A non-technical introduction to the economic analysis used to answer questions such as: Why does college cost so much? How to you price a good where the producers consume it and where the consumers produce it? How do you measure faculty productivity? Why is the education you are offered at Centre such a “good” deal? Why is it an even better “deal” at UK? Special attention is given to the differences in the answers to these and many other questions across the different types of higher education institutions in the U.S.

FRS 149 The Great War
An examination of the causes and consequences of “The Great War,” the First World War. The nature and psychology of combat, the imact of the War on gender roles, on the rise of modern mass movements, particularly communism and fascism, and on growing tensions in the Middle East, India, and China are among the topics to be examined. The documentary film series entitled The Great War will be used in the course.

FRS 150 Topics in Computing and Society
We will focus primarily on questions related to the Internet and regulation. Is there a need to regulate the Internet? Why? Are there good arguments against Internet regulation? Is regulating the Internet feasible? What are the issues and approaches? We will have to develop something of an understanding of legal systems, regulatory mechanisms, and the Internet. Significant reading and daily participation in discussion are required. We may touch on issues that are upsetting. We may touch on issues where the instructor has no more knowledge than, or less knowledge than, students. As a secondary area of exploration we will have some discussions online rather than in person, and we will consciously and critically examine that experience. No technical background beyond using a browser is required.

FRS 151 Bargaining Games
Negotiation skills are crucial in many areas of modern professional and personal life: getting a job, buying a car, balancing responsibilities in a workplace. They are also increasingly important in the implementation of community or international objectives. Through a series of simulated bargaining role plays, we will analyze the negotiation dynamic and determine effective strategies. These in-class games will include one-on-one, multi-party, cross-cultural, third-party and team negotiations, and will also incorporate the challenges of unequal power relationships and contradictory risk/reward assessments. Grades will be based upon a combination of negotiation performance and written analysis.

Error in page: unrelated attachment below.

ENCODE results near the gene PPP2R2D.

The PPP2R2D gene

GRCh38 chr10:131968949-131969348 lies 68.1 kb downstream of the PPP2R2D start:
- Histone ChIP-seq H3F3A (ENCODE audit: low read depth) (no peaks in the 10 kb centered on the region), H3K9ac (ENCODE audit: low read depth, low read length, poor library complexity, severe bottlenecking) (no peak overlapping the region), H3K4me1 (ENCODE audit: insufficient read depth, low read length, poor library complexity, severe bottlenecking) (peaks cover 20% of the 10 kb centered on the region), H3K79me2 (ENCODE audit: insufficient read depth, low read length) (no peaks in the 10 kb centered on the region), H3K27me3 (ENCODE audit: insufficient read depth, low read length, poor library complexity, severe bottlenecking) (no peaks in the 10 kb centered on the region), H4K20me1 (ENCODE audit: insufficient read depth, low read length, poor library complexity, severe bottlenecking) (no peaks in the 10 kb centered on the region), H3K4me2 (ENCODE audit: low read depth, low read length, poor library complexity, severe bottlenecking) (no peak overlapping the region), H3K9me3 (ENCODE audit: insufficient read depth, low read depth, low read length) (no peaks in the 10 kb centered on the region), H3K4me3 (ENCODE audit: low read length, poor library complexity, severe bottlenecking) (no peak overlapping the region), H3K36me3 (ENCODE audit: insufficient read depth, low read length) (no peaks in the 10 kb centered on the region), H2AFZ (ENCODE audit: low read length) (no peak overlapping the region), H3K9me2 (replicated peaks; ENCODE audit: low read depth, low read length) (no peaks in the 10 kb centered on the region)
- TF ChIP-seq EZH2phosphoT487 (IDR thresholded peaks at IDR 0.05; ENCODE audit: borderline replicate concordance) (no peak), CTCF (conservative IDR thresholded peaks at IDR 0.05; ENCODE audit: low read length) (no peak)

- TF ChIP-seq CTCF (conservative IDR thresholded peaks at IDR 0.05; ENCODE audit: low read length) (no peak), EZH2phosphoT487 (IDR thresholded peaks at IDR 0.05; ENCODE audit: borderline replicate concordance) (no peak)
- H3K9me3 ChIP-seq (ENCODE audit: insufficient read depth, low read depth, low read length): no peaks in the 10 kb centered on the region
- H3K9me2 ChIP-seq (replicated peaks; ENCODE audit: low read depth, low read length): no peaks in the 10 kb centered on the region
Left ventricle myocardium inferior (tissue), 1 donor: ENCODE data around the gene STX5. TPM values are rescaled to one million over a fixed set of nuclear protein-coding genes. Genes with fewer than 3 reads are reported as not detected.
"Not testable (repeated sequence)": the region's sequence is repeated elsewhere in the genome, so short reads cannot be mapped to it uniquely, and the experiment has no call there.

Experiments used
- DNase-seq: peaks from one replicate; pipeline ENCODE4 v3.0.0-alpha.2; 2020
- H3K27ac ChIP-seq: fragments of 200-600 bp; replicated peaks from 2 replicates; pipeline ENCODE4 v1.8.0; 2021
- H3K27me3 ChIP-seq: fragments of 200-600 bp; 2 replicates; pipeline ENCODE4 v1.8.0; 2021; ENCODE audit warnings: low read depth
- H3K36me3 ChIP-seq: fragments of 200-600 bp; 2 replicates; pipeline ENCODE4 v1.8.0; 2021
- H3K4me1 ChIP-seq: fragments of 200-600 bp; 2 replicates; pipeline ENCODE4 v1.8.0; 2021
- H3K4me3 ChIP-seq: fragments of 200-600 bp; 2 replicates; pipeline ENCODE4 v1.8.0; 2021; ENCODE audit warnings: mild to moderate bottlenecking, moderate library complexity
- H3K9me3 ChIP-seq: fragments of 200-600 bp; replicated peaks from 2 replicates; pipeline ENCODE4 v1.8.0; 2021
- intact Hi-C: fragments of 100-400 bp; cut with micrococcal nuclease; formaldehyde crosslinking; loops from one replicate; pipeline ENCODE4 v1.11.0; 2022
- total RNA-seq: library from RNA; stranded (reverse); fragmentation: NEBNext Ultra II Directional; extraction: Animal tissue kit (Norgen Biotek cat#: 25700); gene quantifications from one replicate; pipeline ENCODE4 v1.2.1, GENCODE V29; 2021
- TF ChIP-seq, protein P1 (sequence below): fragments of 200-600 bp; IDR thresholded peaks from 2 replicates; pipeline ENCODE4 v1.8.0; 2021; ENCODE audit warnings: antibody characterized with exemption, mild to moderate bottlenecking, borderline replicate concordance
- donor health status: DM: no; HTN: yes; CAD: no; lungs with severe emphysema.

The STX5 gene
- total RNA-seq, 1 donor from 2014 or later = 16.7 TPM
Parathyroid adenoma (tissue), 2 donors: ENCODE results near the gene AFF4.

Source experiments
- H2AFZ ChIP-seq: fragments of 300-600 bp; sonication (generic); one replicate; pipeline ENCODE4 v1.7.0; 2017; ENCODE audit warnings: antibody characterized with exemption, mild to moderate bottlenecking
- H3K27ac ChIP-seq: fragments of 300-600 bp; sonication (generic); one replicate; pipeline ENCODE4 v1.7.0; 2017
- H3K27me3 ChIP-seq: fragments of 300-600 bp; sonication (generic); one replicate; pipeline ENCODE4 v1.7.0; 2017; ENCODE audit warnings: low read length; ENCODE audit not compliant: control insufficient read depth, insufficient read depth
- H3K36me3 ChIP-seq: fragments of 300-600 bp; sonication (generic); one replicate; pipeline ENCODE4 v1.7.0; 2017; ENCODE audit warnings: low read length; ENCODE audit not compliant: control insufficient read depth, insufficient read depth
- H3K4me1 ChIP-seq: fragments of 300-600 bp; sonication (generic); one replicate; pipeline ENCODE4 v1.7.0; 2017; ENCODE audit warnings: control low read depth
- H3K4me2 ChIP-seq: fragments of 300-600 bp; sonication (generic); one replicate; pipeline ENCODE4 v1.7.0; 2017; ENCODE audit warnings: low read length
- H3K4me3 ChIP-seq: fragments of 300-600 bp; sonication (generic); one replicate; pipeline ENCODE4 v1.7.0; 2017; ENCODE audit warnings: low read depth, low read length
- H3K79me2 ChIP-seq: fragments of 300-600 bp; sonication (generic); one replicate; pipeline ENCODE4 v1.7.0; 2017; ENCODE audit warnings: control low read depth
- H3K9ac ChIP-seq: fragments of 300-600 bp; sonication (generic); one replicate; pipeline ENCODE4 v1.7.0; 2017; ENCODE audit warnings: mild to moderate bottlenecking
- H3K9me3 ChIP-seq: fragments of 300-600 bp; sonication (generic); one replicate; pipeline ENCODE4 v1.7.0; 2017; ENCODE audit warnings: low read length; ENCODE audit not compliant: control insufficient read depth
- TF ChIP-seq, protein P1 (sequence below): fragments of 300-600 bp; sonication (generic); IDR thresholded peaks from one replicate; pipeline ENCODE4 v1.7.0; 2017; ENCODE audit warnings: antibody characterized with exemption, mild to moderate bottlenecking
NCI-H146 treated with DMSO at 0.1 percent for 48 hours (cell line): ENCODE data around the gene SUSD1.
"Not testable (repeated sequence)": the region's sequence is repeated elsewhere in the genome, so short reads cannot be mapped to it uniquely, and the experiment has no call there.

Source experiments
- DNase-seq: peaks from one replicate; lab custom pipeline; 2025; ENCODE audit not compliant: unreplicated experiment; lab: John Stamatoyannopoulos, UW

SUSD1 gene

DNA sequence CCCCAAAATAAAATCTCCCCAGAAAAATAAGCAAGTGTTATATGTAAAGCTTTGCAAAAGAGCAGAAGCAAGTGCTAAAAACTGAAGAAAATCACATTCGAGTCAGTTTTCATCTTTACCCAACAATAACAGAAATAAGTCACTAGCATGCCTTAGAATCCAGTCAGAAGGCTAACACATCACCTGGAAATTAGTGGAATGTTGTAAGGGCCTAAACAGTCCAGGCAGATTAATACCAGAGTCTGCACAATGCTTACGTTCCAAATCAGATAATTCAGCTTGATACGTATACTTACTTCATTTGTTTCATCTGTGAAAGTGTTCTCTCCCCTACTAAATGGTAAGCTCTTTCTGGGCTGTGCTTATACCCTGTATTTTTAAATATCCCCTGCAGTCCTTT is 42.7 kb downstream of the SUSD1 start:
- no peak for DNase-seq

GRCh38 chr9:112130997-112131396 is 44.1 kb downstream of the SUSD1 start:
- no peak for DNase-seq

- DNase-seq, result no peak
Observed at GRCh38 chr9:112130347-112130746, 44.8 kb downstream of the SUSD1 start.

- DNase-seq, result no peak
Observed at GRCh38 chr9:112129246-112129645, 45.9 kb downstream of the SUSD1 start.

FRS 152 The Holocaust: Image and Reality
The Holocaust is one of the defining events of the modern era. It has taught us much about the power of a totalitarian state, the mechanisms of genocide, the power and persistence of anti-semitism, and the human capacity for evil as well as suffering. This event has also revealed something of the ability of media of various kinds to capture and convey an act of untimate evil. The course will study and reflect upon the Holocaust in terms of origins, enactment and aftermath as well as the literary, musical, dramatic, and cinematic response to the event. The class will take an overnight trip to Washington, D.C. to visit the Holocaust Museum.

FRS 153 Frankenstein’s Children: Pursuing the Human/ities in the Age of Technology
Employing an interdisciplinary approach, the course considers works in the tradition of Mary Shelley’s Frankenstein which imagine alternative modes of human incarnation and existence based on technological innovations. These works attempt to deal with many of Shelley’s original inquiries: What is a human? How or should we reconcile a mind/body duality? Who is responsible for scientific creations? (Mary Shelley, Frankenstein; Metropolis; Bladerunner; Matrix; Borges short stories; Brian Cooney, Posthumanity; Shelley Jackson, The Patchwork Girl.)

FRS 154 The Café and Public Life
The café has long been a storied place for creating public life, from convivial social groups to intellectual salons to revolutionary cells. We will study how the café is a “third place” – not home, not work – where people from different social groups can meet and mix. Caffeine, especially in coffee, tea, and chocolate, has fueled a modern public sphere that promotes hard work and clear thinking. We will make several field trips to different kinds of cafés to see for ourselves how they can be incubators of public life, and to actively create critical discourse ourselves by talking to café regulars.